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As Urgent Care Clinics Open In Kennett, August 7th Vote on New Hospital Approaches

When Melissa Combs thinks about the days after residents in the southeast Missouri town of Kennett learned they were going to lose their hospital, she remembers the reaction of the community.

“Devastation, lots of sleepless nights, the entire community was wrecked.”

Combs is the Executive Director of the Kennett Chamber of Commerce.  Combs uses the term crisis in two ways…she says the town of just over 10-thousand people is experiencing an economic and a healthcare crisis.  On April 30th, the owners of the the Poplar Bluff Regional Medical Center announced a consolidation with the Twin Rivers Regional Medical Center in Kennett, which led to the closure of the facility on June 11th, well before the original date of June 30th.  Combs says since that happened, there has been an impact on the community.

“Loss of the hospital meant loss of payroll of about $14 million on the low point.  That dollar turns a couple of times, so it really meant about $30 to $40 million in impact and every business was negatively impacted by the loss of Twin Rivers Medical Center,” says Combs.  

Jim Grebing agrees.  He is the Director of Economic Development for Kennett.  He says the loss is huge because of Kennett’s position in the Missouri Bootheel.

“We are a regional trade hub,” says Grebing. “We are a regional center for education, healthcare, retail, services and more.  If we lose our healthcare infrastructure totally, the impacts ripple out and starts leading to irreversible damage to our economy.”

He says the ripple effect is one he is starting to see.

“There were 275 jobs at the hospital and many of those people had to leave to find other work in the healthcare field,” says Grebing.  “There is a lot of concern about where to go for advanced care services.  We also have six ambulances in Dunklin County and the farther they go out for emergency room runs, it makes the pool that much smaller.  There has been some concern and some panic.”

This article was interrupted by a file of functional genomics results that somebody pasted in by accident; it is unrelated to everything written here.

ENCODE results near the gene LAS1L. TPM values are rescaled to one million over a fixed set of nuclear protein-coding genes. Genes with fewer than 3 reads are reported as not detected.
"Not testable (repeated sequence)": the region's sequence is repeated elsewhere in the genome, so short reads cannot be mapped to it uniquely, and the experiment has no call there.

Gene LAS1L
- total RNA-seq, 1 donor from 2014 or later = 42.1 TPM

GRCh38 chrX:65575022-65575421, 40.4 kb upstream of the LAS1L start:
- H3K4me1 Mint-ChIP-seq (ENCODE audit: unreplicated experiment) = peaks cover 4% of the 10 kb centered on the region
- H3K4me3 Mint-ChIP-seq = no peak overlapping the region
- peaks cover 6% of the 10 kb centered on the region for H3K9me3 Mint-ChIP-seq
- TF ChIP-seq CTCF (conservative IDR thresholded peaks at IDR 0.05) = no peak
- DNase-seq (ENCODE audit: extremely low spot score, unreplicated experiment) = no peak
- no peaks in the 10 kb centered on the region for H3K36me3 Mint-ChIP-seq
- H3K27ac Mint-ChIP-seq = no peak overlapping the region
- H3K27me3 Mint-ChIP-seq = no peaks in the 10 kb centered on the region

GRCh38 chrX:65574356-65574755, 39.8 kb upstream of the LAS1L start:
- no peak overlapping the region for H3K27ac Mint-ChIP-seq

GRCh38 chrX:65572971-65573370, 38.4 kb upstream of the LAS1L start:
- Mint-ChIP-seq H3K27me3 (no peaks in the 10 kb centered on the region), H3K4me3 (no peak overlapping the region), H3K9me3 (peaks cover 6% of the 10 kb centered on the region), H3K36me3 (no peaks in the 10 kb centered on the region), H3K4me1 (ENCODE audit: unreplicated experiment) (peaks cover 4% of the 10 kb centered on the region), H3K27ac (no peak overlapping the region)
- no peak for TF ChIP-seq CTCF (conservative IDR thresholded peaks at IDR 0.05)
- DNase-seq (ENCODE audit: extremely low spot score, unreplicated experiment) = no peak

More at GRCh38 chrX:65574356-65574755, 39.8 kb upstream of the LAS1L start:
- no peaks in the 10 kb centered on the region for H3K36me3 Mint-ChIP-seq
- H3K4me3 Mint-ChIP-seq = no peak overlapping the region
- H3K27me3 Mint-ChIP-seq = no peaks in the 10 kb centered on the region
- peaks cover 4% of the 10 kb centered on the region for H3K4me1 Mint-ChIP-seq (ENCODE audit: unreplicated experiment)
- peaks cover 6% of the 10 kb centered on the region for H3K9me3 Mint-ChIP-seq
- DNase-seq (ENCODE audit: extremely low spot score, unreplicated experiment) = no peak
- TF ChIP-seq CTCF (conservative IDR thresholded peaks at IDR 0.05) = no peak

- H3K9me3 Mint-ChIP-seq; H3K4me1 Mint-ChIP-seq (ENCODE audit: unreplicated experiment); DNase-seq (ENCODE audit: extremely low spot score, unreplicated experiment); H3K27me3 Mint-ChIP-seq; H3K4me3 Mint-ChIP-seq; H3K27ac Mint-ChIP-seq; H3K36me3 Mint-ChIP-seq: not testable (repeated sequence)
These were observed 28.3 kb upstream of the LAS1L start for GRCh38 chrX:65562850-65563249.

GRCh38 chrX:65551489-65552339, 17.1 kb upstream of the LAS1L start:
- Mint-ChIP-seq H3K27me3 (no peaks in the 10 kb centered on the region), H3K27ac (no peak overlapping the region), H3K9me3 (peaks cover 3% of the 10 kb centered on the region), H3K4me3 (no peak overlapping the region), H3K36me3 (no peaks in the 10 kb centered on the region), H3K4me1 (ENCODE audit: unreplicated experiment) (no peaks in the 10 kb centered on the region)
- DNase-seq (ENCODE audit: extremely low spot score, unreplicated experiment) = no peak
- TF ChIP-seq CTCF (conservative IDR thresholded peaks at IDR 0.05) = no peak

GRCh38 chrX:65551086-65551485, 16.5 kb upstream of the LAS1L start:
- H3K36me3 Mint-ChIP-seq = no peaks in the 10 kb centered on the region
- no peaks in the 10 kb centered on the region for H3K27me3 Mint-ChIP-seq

Grebing says after the closing announcement, the community started forming a plan.  One thing that has helped reduce some fears has been the addition of two urgent care clinics in the community.  A group of local physicians have opened an urgent care facility, and St. Bernards also opened an urgent care and imaging center across the street from the old hospital.  St. Bernards held a ribbon cutting yesterday.  Some of the same physicians that worked in the emergency room in the old hospital are working in the urgent care clinics.  

While those clinics are providing healthcare services, conversation has been swirling in Dunklin County about a special election that takes place August 7th.  Two propositions are on the ballot.  One would be a half-cent sales tax and the other would be a property tax.  One supports construction of a hospital and the other would be for maintenance and care of the building.  A private management company would run the hospital.  Combs says both propositions must pass for the hospital measure to pass.  Grebing says there has been a lot of discussion both for and against the tax.  He says he is for a tax to build a new hospital, but he has heard of some who are against the tax proposal.

“I understand there are some who are against the tax because no one likes for taxes to go up, but we were put in this situation and this plan allows us to build a hospital so we can avoid economic damage that we cannot recover from if we don’t have a hospital,” says Grebing.

He says there will be four public meetings that will be held this month to discuss the tax proposal.  The first one is Thursday night at the Malden Community Building at 6 p.m.  Other meetings will be July 17th at Crosspoint Church in Campbell, July 30th meeting at the Holcomb Community Building and July 31st at the Clarkton Housing Community Building.  


Johnathan Reaves is the News Director for KASU Public Radio. As part of an Air Force Family, he moved to Arkansas from Minot, North Dakota in 1986. He was first bitten by the radio bug after he graduated from Gosnell High School in 1992. While working on his undergraduate degree, he worked at KOSE, a small 1,000 watt AM commercial station in Osceola, Arkansas. Upon graduation from Arkansas State University in 1996 with a degree in Radio-Television Broadcast News, he decided that he wanted to stay in radio news. He moved to Stuttgart, Arkansas and worked for East Arkansas Broadcasters as news director and was there for 16 years.